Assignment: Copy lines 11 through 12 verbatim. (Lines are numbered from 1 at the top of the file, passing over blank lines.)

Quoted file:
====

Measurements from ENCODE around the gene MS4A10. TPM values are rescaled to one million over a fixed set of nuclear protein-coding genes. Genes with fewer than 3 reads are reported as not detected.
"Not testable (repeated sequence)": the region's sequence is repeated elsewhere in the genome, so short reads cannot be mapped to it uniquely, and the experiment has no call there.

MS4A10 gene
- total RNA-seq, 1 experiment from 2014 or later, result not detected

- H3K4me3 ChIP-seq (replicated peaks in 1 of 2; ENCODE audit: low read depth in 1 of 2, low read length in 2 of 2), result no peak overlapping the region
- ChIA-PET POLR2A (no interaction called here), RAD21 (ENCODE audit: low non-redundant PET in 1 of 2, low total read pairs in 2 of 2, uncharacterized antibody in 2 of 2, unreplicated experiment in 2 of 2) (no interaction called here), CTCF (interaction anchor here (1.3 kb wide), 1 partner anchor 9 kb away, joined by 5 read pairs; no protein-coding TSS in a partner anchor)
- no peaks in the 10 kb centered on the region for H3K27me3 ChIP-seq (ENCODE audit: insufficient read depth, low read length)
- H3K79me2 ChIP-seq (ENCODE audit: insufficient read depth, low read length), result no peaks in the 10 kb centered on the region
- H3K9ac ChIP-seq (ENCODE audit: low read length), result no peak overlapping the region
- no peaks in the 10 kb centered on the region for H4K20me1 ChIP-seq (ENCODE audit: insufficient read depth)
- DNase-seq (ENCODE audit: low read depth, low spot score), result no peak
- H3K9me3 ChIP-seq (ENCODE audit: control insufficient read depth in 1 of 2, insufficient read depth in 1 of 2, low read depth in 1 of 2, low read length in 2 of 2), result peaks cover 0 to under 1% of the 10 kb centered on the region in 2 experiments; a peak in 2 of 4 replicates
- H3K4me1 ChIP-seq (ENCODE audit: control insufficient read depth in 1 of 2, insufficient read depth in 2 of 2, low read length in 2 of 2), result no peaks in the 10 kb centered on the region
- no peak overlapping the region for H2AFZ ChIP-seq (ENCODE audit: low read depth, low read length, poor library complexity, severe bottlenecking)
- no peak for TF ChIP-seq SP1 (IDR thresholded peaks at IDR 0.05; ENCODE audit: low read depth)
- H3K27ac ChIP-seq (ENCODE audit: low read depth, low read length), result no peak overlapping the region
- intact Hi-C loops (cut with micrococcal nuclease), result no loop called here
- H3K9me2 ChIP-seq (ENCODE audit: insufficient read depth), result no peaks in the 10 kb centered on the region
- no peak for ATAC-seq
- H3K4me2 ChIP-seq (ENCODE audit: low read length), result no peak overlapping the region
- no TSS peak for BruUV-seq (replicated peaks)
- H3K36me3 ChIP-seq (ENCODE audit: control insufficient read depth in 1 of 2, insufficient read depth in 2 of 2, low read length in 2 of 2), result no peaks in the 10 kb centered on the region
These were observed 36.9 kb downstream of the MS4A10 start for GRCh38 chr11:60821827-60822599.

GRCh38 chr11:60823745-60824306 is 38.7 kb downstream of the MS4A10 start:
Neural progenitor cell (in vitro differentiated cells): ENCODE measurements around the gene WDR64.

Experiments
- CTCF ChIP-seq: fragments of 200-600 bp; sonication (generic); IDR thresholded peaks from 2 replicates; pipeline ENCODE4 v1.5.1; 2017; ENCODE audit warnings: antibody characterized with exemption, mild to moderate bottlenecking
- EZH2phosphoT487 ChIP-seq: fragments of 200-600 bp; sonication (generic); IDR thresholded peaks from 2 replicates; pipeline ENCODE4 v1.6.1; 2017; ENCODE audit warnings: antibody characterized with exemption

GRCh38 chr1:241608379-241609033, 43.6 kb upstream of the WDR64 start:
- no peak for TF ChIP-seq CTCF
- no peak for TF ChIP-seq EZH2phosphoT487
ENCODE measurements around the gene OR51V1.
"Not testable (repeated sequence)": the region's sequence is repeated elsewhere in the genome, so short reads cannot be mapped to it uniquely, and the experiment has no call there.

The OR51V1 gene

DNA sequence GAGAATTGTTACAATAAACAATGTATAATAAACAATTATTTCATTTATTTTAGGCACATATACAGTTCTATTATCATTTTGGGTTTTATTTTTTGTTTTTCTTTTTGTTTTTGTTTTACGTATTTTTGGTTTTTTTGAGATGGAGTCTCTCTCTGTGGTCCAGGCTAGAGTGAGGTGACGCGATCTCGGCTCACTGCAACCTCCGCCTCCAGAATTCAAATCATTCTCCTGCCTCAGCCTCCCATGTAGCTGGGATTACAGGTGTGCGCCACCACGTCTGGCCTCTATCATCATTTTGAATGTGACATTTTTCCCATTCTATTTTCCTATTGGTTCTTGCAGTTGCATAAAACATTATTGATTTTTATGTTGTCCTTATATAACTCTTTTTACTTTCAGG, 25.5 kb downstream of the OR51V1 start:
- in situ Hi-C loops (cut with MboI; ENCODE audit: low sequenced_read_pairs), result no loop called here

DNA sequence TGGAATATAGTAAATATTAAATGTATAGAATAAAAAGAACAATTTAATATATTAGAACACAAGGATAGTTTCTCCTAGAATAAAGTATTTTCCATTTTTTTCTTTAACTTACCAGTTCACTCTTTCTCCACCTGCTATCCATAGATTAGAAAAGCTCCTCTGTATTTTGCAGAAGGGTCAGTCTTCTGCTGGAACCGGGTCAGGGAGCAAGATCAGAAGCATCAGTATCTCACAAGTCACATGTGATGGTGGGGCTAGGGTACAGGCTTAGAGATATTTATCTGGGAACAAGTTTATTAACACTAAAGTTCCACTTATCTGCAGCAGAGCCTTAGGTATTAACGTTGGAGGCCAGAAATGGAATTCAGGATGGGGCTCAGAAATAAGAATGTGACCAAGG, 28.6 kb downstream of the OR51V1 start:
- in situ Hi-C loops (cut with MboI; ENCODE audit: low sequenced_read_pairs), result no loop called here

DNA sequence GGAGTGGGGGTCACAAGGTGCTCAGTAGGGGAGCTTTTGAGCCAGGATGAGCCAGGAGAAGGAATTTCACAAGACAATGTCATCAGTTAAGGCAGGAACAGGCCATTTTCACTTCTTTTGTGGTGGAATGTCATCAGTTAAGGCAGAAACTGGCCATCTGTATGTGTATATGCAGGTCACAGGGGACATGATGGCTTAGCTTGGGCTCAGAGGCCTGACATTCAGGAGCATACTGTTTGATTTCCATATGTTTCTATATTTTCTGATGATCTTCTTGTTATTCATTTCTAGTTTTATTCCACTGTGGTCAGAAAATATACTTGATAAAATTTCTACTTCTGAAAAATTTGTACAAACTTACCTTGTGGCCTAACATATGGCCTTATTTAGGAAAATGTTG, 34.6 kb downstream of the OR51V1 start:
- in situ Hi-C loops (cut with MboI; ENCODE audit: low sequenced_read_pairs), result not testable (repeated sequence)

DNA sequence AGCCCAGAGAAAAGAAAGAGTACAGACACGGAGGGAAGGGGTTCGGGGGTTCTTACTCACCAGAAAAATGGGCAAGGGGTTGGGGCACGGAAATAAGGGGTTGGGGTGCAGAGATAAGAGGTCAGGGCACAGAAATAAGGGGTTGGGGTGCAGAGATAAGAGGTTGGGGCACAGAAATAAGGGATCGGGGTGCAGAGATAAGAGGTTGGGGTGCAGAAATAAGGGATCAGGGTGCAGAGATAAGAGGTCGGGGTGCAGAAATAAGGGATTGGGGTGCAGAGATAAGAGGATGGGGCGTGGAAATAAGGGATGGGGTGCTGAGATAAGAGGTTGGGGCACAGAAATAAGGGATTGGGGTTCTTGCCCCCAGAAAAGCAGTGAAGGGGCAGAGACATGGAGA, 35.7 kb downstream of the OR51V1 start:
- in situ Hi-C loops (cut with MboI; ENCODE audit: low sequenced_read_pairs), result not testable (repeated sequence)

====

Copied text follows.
- DNase-seq (ENCODE audit: low read depth, low spot score), result no peak
- H3K9me3 ChIP-seq (ENCODE audit: control insufficient read depth in 1 of 2, insufficient read depth in 1 of 2, low read depth in 1 of 2, low read length in 2 of 2), result peaks cover 0 to under 1% of the 10 kb centered on the region in 2 experiments; a peak in 2 of 4 replicates